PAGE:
Copying WHOLE Functions

This is a discussion on Copying WHOLE Functions within the C++ Programming forums, part of the General Programming Boards category; I need help! What I want to do is to copy and paste the code of fucntions into an array ...

  1. #1
    Speedy5
    Guest

    Question Copying WHOLE Functions

    I need help! What I want to do is to copy and paste the code of fucntions into an array of some sort and execute, through function pointers, the new code inside the array. (I'm not a hacker, btw). I also want to remove the return statements when copying the functions so I can add others. For example:

    void a()
    {
    printf("hello");
    }
    voit b()
    {
    print(" world\n");
    }

    I want in a char array:
    { code for a minus the return statement, code for b normally }

    Then with a function pointer to that array, I can hopefully execute the new combined code.

    So say we have:

    void m()
    {
    printf("HELLO!\n");
    }
    void f() { }

    .....
    // no casting is done here for reading's sake
    char *s=new char[1000];
    memcpy(s, &m, &f-&m);
    void (*go)(void)=s;
    go();
    // prints out "HELLO"
    ...


    I would want to do all this in a class too (like the functions being member functions).

    HELP ME! HOW TO DO?

    I bet you advanced coders know how to do all this, LOL!

  2. #2
    Programming Sex-God Polymorphic OOP's Avatar
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    Re: Copying WHOLE Functions

    Originally posted by Speedy5
    I need help! What I want to do is to copy and paste the code of fucntions into an array of some sort and execute, through function pointers, the new code inside the array. (I'm not a hacker, btw). I also want to remove the return statements when copying the functions so I can add others.
    There is no way to "copy and paste" function bodies or change the return type of a function. If you want to do either of those things then you have a major problem with your logic in the program.

  3. #3
    PC Fixer-Upper Waldo2k2's Avatar
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    >>I'm not a hacker, btw

    no kidding

    wtf is the purpose of this program anyway? doesn't make any sense to me.
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  4. #4
    Speedy5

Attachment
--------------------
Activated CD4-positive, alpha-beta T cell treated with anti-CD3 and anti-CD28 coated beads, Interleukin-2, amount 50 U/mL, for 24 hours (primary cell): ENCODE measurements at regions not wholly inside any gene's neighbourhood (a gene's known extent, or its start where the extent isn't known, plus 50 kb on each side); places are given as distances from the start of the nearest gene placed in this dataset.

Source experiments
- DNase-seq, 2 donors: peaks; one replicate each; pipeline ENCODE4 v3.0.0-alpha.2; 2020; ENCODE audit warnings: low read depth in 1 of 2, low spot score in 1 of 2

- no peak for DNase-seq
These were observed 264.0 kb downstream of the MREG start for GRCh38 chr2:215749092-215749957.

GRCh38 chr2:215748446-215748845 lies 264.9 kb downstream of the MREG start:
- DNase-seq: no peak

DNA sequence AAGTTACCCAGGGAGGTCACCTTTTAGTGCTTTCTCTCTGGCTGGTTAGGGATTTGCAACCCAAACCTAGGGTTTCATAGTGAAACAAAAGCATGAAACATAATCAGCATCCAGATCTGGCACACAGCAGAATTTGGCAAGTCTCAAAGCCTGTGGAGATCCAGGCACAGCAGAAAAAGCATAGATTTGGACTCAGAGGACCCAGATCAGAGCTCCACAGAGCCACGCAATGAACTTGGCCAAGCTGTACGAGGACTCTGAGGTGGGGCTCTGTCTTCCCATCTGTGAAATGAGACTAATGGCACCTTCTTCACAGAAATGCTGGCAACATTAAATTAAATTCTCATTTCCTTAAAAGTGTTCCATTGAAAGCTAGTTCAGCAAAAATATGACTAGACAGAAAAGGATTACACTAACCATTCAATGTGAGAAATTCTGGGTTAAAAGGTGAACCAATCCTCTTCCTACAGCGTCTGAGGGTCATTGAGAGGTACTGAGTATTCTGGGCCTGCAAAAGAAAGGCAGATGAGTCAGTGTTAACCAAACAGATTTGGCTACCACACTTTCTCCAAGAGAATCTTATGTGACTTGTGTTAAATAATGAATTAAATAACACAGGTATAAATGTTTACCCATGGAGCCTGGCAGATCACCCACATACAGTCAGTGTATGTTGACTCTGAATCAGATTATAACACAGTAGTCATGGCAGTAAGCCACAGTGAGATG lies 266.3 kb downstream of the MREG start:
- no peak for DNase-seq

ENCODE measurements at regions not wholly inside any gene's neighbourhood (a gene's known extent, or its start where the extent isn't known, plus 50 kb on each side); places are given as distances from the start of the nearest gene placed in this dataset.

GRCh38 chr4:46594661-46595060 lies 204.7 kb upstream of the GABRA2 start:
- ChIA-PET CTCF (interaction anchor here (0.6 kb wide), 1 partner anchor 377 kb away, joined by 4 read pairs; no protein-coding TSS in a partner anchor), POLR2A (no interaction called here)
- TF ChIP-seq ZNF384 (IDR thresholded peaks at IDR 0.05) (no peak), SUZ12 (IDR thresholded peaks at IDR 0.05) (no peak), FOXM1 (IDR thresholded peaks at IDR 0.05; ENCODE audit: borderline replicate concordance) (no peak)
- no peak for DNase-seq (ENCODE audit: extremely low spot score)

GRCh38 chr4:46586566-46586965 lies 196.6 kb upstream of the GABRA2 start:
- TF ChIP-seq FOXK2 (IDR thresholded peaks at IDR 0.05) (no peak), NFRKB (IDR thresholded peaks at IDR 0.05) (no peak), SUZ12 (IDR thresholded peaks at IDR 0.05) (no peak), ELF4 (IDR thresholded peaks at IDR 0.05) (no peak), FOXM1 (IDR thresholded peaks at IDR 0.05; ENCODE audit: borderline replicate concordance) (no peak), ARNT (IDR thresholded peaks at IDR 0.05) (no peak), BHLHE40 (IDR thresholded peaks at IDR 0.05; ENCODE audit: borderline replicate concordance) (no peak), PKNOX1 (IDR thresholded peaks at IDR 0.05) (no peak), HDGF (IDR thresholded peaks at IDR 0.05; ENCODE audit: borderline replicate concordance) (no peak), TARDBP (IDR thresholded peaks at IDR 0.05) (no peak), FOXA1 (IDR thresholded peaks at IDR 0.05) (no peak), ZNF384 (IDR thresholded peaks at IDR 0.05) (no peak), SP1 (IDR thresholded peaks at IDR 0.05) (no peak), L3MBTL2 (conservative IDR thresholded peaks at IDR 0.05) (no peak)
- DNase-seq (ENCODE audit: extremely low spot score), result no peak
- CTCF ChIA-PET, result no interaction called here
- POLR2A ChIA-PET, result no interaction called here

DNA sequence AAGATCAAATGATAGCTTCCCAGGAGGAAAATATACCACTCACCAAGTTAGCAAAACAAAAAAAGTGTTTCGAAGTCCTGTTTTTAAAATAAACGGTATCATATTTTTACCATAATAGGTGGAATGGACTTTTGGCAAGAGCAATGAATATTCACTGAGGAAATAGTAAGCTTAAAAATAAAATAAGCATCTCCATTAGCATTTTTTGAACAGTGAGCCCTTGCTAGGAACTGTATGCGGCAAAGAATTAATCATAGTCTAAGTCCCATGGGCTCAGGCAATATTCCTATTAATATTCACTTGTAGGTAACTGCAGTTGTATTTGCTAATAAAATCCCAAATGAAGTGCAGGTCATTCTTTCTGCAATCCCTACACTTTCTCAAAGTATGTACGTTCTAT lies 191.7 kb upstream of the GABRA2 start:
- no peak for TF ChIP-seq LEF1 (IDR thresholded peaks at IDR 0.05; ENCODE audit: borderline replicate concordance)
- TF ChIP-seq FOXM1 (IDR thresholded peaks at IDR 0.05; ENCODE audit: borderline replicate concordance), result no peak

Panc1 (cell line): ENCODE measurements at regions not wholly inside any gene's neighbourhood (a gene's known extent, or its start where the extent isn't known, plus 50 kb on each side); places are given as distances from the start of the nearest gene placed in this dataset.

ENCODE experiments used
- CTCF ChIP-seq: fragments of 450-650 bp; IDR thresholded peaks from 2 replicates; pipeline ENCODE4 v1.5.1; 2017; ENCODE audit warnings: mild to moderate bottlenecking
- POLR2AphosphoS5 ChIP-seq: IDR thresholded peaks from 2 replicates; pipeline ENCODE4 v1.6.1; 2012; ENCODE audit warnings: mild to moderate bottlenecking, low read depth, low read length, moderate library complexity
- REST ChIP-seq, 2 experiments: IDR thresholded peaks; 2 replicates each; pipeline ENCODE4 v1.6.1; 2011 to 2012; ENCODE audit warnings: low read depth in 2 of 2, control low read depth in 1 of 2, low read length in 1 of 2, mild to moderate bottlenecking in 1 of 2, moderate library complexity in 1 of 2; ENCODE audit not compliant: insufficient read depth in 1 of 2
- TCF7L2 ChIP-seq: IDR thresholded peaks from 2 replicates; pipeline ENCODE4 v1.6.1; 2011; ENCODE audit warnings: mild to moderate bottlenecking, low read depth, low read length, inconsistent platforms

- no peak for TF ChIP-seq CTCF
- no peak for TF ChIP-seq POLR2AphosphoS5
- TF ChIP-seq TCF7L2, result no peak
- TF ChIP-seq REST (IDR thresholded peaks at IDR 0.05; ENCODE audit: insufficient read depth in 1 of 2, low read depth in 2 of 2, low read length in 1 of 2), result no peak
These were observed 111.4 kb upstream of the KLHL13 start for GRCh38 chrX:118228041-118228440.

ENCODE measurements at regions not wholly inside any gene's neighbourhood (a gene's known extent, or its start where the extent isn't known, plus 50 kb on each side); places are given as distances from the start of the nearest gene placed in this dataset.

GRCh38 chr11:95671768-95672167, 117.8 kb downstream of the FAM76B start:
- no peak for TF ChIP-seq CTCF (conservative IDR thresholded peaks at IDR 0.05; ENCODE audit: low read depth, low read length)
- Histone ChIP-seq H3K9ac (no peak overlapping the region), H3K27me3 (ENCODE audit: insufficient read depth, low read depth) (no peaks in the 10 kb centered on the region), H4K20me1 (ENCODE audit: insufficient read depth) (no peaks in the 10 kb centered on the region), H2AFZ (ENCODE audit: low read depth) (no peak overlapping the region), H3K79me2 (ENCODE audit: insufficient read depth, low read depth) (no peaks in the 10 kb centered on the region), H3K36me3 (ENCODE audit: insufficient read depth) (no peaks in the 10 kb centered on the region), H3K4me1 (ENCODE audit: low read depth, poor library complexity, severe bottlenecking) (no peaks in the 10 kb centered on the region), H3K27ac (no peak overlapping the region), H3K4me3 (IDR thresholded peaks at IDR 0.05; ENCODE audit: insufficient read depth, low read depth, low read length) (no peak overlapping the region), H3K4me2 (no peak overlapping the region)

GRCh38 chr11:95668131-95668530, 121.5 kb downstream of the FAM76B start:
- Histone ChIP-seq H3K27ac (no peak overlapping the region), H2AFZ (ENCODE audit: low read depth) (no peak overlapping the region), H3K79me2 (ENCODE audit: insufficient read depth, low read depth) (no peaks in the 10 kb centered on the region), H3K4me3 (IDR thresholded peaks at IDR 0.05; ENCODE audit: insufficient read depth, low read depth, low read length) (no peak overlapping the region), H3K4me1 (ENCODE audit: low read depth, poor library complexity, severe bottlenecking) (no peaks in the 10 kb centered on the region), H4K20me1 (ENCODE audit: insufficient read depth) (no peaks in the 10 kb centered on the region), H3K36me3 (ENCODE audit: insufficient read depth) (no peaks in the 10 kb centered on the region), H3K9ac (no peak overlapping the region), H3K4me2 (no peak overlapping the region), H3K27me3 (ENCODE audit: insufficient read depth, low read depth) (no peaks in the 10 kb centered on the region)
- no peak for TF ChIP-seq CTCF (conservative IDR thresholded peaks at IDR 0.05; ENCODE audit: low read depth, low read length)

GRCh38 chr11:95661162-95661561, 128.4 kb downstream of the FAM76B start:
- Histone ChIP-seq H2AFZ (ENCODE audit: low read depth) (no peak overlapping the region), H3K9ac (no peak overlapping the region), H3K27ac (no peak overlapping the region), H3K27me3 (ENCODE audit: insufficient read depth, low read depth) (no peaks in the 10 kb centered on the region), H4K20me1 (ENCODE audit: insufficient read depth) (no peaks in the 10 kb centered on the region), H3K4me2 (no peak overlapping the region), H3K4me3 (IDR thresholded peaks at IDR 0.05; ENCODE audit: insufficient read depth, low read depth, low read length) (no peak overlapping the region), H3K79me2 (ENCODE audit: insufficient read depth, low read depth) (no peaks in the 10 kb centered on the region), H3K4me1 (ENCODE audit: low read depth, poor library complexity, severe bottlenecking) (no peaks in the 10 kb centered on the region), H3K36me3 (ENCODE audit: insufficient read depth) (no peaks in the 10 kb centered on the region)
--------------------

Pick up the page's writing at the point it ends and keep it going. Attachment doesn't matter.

Guest
    I want to clone the function, take it's code at runtime through pointers and copy it all into an array. And by trimming off X-number of bytes at the end (the assembler 'ret'), we can prevent the copied function from returning so I can paste another afterwards. I just want to have some help on this.

  5. #5
    Speedy5
    Guest
    I'm not a hacker, I'm not stupid. But please help!

    Its for a VERY VERY primitive form of a JIT Compiler.

    (This board responds fast, lol)

  6. #6
    Speedy5
    Guest
    basically, i just want to test myself on this

  7. #7
    Programming Sex-God Polymorphic OOP's Avatar
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    There is no way to do that in C++. You'd have to know the size of the function, which can not be calculated, as well as many other implementation dependant things.

    If you find that you think you have to do this, then you have a huge flaw in your program's logic. It should never be necissary.

  8. #8
    PC Fixer-Upper Waldo2k2's Avatar
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    WHY ARE YOU DOING THIS!?

    There is NO point in this (besides the fact that it's impossible)!

    Why not just call the function again??

    [edit]
    if you had the skill to make a JIT compiler you wouldn't be trying to do what you're doing, second of all there isn't a JIT for C++ for a reason....go use java if you want a JIT
    [/edit]
    Last edited by Waldo2k2; 01-19-2003 at 07:23 PM.
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  9. #9